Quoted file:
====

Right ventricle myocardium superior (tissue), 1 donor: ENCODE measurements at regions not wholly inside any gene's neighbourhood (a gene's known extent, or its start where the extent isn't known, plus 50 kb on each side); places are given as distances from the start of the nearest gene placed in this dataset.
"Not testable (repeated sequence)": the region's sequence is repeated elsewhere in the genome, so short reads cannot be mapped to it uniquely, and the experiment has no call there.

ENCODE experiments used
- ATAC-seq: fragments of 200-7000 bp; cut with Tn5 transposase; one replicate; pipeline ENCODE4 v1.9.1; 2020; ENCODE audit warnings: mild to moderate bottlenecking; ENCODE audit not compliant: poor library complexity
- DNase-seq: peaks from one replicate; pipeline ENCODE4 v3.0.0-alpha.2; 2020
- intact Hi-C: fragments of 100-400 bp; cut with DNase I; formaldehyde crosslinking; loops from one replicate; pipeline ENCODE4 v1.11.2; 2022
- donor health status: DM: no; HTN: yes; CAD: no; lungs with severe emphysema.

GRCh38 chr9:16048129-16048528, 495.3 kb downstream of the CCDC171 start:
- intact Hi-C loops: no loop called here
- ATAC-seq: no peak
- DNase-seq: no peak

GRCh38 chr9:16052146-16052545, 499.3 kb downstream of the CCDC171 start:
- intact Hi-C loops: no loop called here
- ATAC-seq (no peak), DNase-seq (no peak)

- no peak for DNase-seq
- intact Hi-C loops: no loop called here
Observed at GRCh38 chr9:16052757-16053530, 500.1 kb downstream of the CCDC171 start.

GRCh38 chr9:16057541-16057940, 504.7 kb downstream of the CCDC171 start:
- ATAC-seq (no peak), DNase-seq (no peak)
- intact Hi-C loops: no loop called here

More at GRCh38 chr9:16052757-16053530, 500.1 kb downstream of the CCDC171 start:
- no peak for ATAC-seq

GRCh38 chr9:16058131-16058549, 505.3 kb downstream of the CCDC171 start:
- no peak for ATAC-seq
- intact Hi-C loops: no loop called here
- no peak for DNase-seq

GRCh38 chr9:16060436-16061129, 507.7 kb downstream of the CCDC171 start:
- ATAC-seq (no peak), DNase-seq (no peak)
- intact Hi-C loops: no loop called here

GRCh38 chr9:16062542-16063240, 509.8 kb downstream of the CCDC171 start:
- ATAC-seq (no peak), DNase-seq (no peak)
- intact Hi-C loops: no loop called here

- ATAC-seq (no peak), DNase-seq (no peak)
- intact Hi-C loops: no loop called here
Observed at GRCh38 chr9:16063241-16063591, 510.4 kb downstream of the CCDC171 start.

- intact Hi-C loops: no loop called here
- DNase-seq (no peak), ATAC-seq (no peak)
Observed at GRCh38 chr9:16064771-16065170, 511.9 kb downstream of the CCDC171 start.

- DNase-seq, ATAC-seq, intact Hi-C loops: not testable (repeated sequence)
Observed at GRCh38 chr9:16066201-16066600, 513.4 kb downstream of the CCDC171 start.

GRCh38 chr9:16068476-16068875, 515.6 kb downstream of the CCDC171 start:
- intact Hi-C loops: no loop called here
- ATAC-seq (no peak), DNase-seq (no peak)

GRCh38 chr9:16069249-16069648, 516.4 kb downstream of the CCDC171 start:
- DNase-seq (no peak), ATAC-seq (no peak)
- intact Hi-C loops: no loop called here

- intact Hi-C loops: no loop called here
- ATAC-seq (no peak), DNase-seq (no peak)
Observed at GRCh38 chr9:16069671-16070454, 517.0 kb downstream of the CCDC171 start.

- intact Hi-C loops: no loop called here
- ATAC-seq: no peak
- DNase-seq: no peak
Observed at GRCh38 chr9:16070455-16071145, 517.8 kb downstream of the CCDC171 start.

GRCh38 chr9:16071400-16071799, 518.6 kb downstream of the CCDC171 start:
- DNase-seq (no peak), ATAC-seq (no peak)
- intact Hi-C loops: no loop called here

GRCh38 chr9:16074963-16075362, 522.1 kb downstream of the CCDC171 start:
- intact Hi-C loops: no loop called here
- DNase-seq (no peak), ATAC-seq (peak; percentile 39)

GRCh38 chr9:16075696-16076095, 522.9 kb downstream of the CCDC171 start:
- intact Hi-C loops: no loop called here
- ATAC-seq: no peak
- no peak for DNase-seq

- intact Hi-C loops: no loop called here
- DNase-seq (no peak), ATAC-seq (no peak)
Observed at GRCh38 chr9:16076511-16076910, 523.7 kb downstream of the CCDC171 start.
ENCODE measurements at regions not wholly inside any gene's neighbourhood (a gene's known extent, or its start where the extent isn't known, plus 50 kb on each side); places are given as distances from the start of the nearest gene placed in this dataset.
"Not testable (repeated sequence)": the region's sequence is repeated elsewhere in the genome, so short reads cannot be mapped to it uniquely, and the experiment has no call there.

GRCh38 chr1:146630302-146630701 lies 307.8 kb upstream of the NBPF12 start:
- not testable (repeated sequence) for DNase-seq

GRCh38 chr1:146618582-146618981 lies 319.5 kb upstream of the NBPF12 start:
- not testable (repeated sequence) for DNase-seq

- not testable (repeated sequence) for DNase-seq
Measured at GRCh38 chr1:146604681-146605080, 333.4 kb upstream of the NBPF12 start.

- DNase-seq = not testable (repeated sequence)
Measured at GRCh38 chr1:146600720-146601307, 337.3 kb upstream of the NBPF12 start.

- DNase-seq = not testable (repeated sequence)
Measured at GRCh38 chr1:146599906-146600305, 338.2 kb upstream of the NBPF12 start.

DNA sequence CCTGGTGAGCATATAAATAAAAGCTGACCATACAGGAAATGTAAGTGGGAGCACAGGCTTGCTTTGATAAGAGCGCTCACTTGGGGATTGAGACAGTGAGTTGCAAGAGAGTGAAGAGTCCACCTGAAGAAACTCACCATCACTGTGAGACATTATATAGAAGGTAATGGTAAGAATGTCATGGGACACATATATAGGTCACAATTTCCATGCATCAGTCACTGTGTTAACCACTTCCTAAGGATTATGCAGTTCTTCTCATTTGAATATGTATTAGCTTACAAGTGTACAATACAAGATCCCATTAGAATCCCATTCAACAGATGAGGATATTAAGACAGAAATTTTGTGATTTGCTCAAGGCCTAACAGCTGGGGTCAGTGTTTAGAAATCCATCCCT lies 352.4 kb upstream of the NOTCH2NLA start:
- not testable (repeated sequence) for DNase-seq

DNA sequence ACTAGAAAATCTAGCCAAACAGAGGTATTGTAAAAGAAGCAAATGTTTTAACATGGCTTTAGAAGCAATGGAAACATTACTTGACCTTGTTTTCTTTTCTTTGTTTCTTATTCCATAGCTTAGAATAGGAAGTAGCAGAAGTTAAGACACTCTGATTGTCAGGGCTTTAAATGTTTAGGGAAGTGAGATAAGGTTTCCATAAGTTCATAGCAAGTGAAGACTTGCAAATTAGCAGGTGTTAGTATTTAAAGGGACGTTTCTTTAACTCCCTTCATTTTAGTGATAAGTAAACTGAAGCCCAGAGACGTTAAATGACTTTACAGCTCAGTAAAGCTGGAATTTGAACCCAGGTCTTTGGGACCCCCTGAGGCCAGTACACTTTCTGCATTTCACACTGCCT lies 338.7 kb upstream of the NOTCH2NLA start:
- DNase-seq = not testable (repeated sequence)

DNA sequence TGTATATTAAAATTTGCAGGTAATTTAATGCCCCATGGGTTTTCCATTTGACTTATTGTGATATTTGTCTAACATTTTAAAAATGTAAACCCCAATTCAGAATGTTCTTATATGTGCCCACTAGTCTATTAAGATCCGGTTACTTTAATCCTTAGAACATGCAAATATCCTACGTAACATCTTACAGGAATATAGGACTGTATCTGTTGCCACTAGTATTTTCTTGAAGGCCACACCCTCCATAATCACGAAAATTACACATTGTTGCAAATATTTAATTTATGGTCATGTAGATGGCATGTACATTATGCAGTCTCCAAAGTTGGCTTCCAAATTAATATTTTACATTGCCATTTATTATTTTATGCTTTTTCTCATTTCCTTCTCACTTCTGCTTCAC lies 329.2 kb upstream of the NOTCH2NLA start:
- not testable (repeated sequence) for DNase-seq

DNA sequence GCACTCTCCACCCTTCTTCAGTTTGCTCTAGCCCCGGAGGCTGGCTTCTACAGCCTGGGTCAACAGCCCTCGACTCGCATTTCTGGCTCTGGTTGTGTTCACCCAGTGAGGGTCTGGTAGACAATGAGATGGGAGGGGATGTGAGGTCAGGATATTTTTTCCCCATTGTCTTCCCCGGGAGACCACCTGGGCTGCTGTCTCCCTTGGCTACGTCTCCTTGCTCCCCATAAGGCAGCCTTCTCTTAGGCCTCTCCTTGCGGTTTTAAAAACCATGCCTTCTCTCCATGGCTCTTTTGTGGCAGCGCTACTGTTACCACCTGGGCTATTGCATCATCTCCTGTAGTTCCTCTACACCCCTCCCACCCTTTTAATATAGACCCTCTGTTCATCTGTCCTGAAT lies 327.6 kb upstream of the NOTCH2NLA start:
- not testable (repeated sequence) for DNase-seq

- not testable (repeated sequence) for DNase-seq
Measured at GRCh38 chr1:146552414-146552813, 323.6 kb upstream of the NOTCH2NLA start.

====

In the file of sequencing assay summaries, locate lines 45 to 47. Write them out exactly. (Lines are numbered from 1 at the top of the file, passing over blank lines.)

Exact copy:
- DNase-seq (no peak), ATAC-seq (no peak)
- intact Hi-C loops: no loop called here

- intact Hi-C loops: no loop called here